A year ago, Christopher Stoudt, the director of “Four Seasons Total Documentary,” was at home when his roommate’s brother, the sales manager of a Philadelphia-based landscaping company called Four Seasons, was at home. texted a photo of Donald Trump’s surrogate Rudy Giuliani sitting in an office behind a nameplate that read “Boss Lady.”
âWhen that was happening, I thought it was just one of the funniest things I’ve ever seen,â he told Salon in a recent phone interview. Hours later, that moment was part of a ridiculous press conference that turned a small family-owned landscaping business into a local meme and landmark.
As a reminder, former President Trump launched the silliness by tweeting: âLawyers News Conference Four Seasons, Philadelphia. 11:00 amâ Then he posted a correction: âBig press conference today in Philadelphia at the Four Seasons Total Landscaping. 11: 30h! ” The famous hotel chain was forced to follow up by saying it had no connection with the landscaping company, which serves local businesses around Philly.
But as the following coverage chased down the reasons for the odd choice of the Trump campaign for the last breath of his campaign – the election was called for the Joe Biden mid-Giuliani collapse – the staff at Four Seasons and its owner, Marie Siravo, were left behind to face a barrage of hateful voicemail messages and online harassment for hosting the event.
âFour Seasons Total Documentaryâ is part of MSNBC’s push into the long-running non-fiction space, with Network President Rashida Jones serving as executive producer on the project. Don’t be fooled by its tongue-in-cheek title – this is an utterly serious but humorous analysis of how the press conference came about and its impact on this local business, presented from the point staff perspective.
RELATED: Four Seasons Total Landscaping Debacle Finally Gets the Documentary Treatment It Deserves
It also tells the story of how Four Seasons turned a situation that nearly destroyed the livelihoods Siravo built in 28 years from scratch. The landscaping company’s salvation came from picking up the narrative, making itself the epicenter of the joke. They’re the reason Four Seasons Total Landscaping t-shirts became a hipster fashion staple last spring.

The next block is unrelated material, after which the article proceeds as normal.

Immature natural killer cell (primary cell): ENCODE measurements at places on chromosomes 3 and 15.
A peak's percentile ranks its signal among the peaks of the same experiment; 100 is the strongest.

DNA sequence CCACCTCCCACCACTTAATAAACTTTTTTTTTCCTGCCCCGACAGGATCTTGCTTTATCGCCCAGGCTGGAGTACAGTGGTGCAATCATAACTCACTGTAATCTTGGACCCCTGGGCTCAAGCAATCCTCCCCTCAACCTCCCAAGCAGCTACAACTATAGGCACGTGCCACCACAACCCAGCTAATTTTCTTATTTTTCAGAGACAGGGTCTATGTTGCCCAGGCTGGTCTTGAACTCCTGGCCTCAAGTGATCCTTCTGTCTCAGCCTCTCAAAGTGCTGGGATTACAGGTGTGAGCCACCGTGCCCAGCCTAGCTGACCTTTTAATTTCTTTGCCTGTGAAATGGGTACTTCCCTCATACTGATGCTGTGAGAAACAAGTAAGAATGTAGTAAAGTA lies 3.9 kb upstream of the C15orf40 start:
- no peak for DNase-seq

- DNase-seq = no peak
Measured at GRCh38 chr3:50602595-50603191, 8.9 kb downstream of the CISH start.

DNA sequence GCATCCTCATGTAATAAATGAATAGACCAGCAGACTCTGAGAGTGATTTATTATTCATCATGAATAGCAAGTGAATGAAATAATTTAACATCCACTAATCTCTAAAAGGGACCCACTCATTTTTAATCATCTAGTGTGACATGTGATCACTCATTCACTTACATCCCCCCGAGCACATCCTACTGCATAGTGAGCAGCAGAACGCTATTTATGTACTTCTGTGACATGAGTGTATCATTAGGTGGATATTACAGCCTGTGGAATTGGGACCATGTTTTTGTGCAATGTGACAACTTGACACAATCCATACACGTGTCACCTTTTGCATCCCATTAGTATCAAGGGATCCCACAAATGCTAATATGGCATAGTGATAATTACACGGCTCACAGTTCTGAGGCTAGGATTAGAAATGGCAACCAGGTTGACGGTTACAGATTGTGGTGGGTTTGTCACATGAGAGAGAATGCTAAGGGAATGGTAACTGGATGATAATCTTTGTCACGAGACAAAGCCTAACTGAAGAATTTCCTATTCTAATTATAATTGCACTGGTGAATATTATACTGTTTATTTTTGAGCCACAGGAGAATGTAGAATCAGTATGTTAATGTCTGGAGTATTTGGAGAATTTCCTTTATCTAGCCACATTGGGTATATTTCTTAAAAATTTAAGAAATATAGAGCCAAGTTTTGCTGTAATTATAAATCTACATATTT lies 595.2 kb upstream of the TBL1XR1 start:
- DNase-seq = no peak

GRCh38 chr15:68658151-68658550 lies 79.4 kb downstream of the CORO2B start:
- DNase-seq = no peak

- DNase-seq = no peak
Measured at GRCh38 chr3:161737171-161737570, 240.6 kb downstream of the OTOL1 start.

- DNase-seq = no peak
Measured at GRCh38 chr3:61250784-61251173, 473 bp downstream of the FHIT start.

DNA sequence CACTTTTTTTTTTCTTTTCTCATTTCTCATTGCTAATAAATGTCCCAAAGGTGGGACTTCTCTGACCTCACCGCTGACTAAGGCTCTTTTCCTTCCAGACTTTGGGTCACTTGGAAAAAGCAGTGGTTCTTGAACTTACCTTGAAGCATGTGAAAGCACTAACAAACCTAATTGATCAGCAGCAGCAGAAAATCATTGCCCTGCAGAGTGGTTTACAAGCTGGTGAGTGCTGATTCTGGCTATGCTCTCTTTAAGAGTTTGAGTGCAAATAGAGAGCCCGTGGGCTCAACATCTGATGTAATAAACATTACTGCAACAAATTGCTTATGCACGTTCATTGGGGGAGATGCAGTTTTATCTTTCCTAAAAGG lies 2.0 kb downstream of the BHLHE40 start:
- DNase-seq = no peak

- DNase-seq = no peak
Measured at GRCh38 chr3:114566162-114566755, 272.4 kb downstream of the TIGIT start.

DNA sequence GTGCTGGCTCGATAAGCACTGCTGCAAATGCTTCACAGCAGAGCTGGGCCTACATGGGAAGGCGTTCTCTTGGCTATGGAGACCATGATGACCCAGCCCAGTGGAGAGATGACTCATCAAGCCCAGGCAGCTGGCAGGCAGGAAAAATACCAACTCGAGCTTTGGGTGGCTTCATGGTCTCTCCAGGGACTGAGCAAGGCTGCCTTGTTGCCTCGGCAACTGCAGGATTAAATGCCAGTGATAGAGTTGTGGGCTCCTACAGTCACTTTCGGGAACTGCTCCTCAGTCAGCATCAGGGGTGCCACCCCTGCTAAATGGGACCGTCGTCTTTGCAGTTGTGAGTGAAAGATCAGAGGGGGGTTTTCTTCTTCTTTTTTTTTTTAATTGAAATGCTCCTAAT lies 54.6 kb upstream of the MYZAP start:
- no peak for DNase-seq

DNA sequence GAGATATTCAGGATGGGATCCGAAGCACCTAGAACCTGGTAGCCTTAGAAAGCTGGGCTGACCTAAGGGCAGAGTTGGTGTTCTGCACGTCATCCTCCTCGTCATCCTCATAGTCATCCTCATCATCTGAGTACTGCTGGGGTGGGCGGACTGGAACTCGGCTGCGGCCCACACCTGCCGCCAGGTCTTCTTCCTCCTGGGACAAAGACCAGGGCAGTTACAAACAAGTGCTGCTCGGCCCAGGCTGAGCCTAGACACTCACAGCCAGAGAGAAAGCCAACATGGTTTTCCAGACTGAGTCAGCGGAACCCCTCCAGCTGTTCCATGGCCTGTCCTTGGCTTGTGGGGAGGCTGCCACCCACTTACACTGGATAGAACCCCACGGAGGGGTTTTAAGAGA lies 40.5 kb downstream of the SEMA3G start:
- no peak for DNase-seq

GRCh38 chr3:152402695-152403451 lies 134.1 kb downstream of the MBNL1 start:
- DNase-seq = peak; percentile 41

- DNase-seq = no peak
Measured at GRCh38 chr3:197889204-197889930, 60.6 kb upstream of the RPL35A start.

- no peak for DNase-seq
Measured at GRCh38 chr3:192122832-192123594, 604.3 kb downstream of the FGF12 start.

This brave tone also informs Stoudt’s approach, starting with the fact that, at around 28 minutes, this documentary is noticeably shorter than the press conference that inspired it. Giuliani’s relentless ramblings widened a show for nothing to 37 minutes and 21 seconds.
The play may be more of an episode on an episode than a documentary, but its economical runtime doesn’t detract from its value. During this time, Stoudt and his subjects, including the journalists who covered the campaign and the event, dispelled many misconceptions about the how and why of the event. But as the director puts it, this is the least important part of the story.
It focuses on the people who said yes to a campaign’s request to host an event on their premises, and their amazement that they were part of a larger story. For Stoudt, the press conference at Four Seasons was an apt bookend for a presidential era that began with a game show host descending a golden escalator.
Watching Trump’s presidency end in front of a garage door next to a coiled yellow pipe, he observed, “It was kind of like the time when the Emperor had no clothes for the Trump campaign, you know? It’s kind of like it lets us finally take a look behind the curtain and see reality as it was. ”